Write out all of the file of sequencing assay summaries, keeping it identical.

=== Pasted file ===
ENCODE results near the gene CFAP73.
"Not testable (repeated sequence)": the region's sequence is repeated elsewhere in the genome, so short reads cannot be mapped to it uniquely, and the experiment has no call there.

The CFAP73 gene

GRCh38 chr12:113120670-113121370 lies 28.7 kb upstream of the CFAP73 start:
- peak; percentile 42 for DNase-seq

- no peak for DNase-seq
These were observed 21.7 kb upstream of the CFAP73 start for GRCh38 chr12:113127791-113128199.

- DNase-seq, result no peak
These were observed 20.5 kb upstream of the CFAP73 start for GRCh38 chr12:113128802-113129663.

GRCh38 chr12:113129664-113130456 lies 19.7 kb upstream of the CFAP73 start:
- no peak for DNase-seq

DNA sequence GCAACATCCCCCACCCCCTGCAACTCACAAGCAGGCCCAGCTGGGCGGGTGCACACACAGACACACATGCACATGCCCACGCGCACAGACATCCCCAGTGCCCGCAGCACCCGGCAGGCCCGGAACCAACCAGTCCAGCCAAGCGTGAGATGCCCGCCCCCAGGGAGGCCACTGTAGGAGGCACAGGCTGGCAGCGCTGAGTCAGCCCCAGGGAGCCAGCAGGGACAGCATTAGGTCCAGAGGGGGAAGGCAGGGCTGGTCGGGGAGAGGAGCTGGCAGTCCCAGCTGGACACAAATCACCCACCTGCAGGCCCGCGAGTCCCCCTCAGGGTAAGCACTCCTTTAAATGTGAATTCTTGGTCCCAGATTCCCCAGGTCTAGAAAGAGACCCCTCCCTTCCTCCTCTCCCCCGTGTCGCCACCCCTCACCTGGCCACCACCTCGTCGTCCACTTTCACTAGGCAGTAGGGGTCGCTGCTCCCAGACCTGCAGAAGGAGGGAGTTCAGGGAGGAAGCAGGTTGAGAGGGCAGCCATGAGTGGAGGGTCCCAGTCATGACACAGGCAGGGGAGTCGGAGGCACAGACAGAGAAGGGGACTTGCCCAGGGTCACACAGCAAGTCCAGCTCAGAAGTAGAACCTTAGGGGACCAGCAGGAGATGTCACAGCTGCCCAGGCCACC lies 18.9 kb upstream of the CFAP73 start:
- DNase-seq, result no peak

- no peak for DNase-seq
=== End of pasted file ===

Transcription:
ENCODE results near the gene CFAP73.
"Not testable (repeated sequence)": the region's sequence is repeated elsewhere in the genome, so short reads cannot be mapped to it uniquely, and the experiment has no call there.

The CFAP73 gene

GRCh38 chr12:113120670-113121370 lies 28.7 kb upstream of the CFAP73 start:
- peak; percentile 42 for DNase-seq

- no peak for DNase-seq
These were observed 21.7 kb upstream of the CFAP73 start for GRCh38 chr12:113127791-113128199.

- DNase-seq, result no peak
These were observed 20.5 kb upstream of the CFAP73 start for GRCh38 chr12:113128802-113129663.

GRCh38 chr12:113129664-113130456 lies 19.7 kb upstream of the CFAP73 start:
- no peak for DNase-seq

DNA sequence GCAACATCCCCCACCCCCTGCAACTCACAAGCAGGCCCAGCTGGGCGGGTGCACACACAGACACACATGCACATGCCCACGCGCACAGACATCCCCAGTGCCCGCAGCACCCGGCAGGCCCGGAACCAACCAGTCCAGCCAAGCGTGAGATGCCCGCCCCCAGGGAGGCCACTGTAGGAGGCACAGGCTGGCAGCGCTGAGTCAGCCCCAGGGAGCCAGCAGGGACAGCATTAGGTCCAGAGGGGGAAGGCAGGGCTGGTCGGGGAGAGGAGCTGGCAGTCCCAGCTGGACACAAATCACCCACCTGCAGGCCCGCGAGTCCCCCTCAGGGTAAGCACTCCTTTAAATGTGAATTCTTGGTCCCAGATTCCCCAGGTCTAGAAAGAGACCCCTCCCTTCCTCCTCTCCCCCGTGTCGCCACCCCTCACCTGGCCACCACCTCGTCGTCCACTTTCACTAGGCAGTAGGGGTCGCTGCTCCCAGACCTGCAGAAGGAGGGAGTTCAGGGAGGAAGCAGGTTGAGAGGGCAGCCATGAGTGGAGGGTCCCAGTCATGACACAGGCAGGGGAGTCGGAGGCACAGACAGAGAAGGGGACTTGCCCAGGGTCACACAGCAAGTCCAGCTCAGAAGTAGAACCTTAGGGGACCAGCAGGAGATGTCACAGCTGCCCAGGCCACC lies 18.9 kb upstream of the CFAP73 start:
- DNase-seq, result no peak

- no peak for DNase-seq